Note that the email address given for John Rae at the end of his article is no longer valid.

------ Text of Article - BCAB Newsletter Vol. 29, No. 1 -----------


Margaret Hill offered the following for publication:-

Dear GLADNET Colleagues:

I was recently provided the following article by a friend, which will apparently be published.  The author raises an interesting issue; that systemic employment practices that result in the reduction in the numbers of support staff are having an adverse impact on the job opportunities for certain persons with disabilities.

Again, GLADNET colleagues may wish to contact the author directly at his e-mail address.

John Rae Writes:-

At present, the workplace, and indeed the very nature of work itself is being transformed more quickly and more dramatically than it has since the Industrial Revolution!  These changes will continue to have a profound impact upon all job-seekers with disabilities, including those of us who happen to be blind.

Over the past ten or twenty years, the disability community in most western industrialised nations has worked very hard to improve public attitudes and to remove old barriers in both society and in the workplace that have impeded our equal participation in the world of work.  The literature tells us that some progress towards achieving these goals has taken place but, to date, only the fortunate few have benefited directly by finding their niche in the workplaces of today.  The vast majority of persons with disabilities remain unemployed and marginalised or, at best, severely under-employed.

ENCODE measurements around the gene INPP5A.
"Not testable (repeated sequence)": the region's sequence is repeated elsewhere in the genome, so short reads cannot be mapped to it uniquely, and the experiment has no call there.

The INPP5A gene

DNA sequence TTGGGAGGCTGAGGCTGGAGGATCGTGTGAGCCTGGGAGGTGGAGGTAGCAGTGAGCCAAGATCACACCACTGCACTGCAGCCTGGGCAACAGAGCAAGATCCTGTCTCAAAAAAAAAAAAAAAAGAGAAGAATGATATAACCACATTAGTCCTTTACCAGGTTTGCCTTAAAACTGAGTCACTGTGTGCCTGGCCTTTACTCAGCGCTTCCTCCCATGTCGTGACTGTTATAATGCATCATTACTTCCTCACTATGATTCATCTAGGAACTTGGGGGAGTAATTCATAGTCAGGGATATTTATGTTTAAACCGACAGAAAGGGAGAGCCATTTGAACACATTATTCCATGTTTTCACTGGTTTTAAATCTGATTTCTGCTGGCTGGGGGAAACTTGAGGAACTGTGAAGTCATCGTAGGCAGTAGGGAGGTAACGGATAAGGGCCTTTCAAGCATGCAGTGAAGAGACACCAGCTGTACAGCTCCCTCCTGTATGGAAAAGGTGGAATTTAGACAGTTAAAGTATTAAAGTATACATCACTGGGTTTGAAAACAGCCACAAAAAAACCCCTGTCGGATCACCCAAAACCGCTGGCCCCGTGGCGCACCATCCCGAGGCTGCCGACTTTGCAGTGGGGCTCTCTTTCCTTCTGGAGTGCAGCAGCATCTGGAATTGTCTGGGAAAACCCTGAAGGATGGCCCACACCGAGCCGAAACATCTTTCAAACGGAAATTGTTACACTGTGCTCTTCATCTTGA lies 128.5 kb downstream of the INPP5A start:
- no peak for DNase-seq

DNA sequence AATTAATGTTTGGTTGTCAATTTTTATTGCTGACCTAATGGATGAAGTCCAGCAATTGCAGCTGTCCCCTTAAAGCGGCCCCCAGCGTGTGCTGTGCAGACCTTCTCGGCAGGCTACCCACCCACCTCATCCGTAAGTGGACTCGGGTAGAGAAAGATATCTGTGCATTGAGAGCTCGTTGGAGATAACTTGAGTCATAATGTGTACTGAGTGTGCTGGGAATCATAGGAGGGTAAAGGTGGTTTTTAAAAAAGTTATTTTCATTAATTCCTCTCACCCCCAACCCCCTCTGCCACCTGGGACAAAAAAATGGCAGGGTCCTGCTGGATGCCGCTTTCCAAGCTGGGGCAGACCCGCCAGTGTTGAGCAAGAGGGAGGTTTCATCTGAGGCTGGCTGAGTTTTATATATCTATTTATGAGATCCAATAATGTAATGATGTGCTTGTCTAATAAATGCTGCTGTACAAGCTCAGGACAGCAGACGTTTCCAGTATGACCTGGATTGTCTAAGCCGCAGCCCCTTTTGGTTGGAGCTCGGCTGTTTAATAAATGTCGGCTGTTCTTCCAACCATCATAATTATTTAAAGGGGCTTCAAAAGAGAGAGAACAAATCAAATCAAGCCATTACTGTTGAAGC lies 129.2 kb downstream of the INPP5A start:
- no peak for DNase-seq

Advances in technology, it was postulated by some, would go a long way towards removing the drudgery of heavy, physical work, and help remedy our chronic level of unemployment by making it possible for more and more of us to compete successfully alongside our non-disabled counterparts.

Undoubtedly, some have definitely benefited from this promise.  After all, the development of new technology has spawned the development of a variety of new industries where some highly-skilled blind persons now work successfully.  However, those who predicted that the computer would become our panacea have failed to see the other side of this "double-edged sword," and today we are seeing the emergence of new barriers that were unforeseen as recently as five or ten years ago, that are threatening much of the progress we have made.

Today, the level of unemployment in most western industrialised nations remains high with little or no prospect for significant improvement.  While expanding global trade should help stimulate greater workplace diversity, cutbacks are now the norm as corporations try to maximise their profits through the use of an ever-shrinking work force.  Every day, more and more individuals are being hired on a short-term contract basis to work on a specific project.  Support staff, who often used to provide some of our needed accommodations are almost becoming an endangered species and the technology that was supposed to help make us equal is too often put onto the market before necessary access features are even thought about, let alone built into the new products.

As we approach the dawn of the 21st century, will even those fortunate few persons with disabilities continue to be employed, and what will be our prospects?  This dilemma leads to an inevitable question:  is any individual or Organisation now looking seriously at these futuristic questions?

Anyone with information, or who would like to discuss these questions in more detail, please contact me in print, Braille, or on tape, no disks please at:  92 Jarvis Street, Apt.  304, Toronto, Ontario, Canada M5B 2J9.  E-mail:

Cad Raskin, Coordinator, Global Applied Disability Research and Information Network on Employment and Training (GLADNET)